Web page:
RDFa uses several existing HTML properties and creates a few new ones. Recall that an RDF statement has three parts: subject, predicate and object. The about= or instanceOf= property of a tag can specify the subject. The rel=, rev= or property= property specifies the predicate. Then, the object may be the href=, content= or actual content enclosed by the tag pair. Note that the subject may be in a parent tag and, if missing, defaults to the document itself. Refer to the RDFa Syntax Specification and Primer documents for a detailed explanation of all the ways that RDF can be embedded in HTML.
Re-verifying through the RDFa Distiller returns the necessary @prefix lines to specify the vocabularies, followed by the N3:
@prefix cal: <http://www.w3.org/2002/12/cal/ical#> (...all the other prefixes...) <http://abra.info/lj/rodeo.xhtml> cal:Vevent [ sportevent:Contestant <http://abra.info/lj/rodeo.xhtml#Briscoe>, <http://abra.info/lj/rodeo.xhtml#Marchi>; cal:dtstart "20080222T1400-0700"; cal:summary "Bull Riding" ]. <http://abra.info/main/page/for/Rodeo> contact:email <mailto:firstname.lastname@example.org>; contact:phone "800-555-1212". <http://abra.info/lj/rodeo.xhtml#Briscoe> foaf:name "Travis Briscoe". <http://abra.info/lj/rodeo.xhtml#Marchi> foaf:name "Guilherme Marchi"; foaf:weblog <http://example.com/~Marchi>.
It's just like that. Well, that's not exactly how it went. The RDFa Distiller fails tersely on less-than-valid XHTML, which means that one mismatched tag or missing quotation mark causes unexplained failure. So, what I really did was use the user-friendly W3 Validator service first, at validator.w3.org, which reminded me about some missing tags and also to save my example as .xhtml so it would be returned with the correct MIME type. After passing the validator, I renamed the file and ran it back through the RDFa Distiller to generate the above N3 output. (The Distiller also has some caching issues. It was designed as a check of the syntax specification, not as a user tool. I use it anyway because I like the N3 output format.)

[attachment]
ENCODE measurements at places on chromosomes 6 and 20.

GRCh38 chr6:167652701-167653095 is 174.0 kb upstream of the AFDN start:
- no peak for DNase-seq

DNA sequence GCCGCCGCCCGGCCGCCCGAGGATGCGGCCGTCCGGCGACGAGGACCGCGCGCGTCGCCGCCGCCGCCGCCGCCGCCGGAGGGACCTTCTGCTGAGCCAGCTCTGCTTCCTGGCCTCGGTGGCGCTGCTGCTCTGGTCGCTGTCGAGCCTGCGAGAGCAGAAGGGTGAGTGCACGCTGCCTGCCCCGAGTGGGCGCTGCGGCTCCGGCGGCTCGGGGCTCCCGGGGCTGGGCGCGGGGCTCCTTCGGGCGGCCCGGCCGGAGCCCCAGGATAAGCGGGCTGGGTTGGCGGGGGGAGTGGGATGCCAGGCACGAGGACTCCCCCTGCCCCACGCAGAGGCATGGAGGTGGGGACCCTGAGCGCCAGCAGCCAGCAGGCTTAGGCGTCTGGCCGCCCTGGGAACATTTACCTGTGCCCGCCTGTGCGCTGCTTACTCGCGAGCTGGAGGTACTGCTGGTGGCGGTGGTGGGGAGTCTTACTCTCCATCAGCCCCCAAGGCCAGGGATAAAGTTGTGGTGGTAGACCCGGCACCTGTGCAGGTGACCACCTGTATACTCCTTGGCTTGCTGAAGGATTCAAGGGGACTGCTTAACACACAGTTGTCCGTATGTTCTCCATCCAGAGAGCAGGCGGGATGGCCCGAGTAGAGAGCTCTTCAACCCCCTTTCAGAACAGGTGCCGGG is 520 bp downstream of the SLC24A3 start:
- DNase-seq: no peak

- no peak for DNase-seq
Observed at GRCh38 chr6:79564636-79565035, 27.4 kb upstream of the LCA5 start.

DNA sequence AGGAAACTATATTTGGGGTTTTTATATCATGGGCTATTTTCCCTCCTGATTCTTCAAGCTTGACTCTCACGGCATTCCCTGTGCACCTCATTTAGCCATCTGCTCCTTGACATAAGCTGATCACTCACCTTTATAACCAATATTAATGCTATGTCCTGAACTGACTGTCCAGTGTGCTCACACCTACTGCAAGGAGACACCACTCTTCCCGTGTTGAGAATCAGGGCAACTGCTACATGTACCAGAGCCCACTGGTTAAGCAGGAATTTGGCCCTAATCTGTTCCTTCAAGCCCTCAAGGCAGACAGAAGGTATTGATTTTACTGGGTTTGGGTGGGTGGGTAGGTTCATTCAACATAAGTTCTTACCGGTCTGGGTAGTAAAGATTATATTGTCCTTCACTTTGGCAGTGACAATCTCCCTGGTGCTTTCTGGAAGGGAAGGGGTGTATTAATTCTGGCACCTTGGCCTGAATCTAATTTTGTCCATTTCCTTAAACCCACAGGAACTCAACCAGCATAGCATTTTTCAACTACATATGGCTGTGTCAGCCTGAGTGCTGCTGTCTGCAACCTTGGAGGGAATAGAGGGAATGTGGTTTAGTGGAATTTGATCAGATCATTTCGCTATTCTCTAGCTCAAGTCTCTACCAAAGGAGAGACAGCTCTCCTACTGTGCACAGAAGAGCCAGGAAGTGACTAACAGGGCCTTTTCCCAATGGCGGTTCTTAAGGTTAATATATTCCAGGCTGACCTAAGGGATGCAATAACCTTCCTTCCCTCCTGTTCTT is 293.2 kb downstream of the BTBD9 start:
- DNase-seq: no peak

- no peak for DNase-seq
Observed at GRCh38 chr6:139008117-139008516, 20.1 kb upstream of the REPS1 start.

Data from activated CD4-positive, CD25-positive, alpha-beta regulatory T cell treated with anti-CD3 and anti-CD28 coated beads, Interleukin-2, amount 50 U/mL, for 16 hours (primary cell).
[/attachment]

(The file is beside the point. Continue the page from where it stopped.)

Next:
Another useful tool for checking your triple logic is the GetN3 bookmarklet available from www.w3.org/2006/07/SWD/RDFa/impl/js. Once you've saved it as a bookmark, you can use it to extract the RDFa quickly as N3 of any page you have in the browser. It's also more forgiving than the Distiller, so you can use it as a quick logic check without worrying about valid XHTML.
Fast/Flexible Linux OS Recovery
On Demand Now
In this live one-hour webinar, learn how to enhance your existing backup strategies for complete disaster recovery preparedness using Storix System Backup Administrator (SBAdmin), a highly flexible full-system recovery solution for UNIX and Linux systems.
Join Linux Journal's Shawn Powers and David Huffman, President/CEO, Storix, Inc.
Free to Linux Journal readers.Register Now!
- Download "Linux Management with Red Hat Satellite: Measuring Business Impact and ROI"
- Secure Desktops with Qubes: Introduction
- Fancy Tricks for Changing Numeric Base
- Seeing Red and Getting Sleep
- Working with Command Arguments
- Secure Desktops with Qubes: Installation
- The Italian Army Switches to LibreOffice
- Petros Koutoupis' RapidDisk
- CentOS 6.8 Released
- Linux Mint 18
Until recently, IBM’s Power Platform was looked upon as being the system that hosted IBM’s flavor of UNIX and proprietary operating system called IBM i. These servers often are found in medium-size businesses running ERP, CRM and financials for on-premise customers. By enabling the Power platform to run the Linux OS, IBM now has positioned Power to be the platform of choice for those already running Linux that are facing scalability issues, especially customers looking at analytics, big data or cloud computing.
￼Running Linux on IBM’s Power hardware offers some obvious benefits, including improved processing speed and memory bandwidth, inherent security, and simpler deployment and management. But if you look beyond the impressive architecture, you’ll also find an open ecosystem that has given rise to a strong, innovative community, as well as an inventory of system and network management applications that really help leverage the benefits offered by running Linux on Power.Get the Guide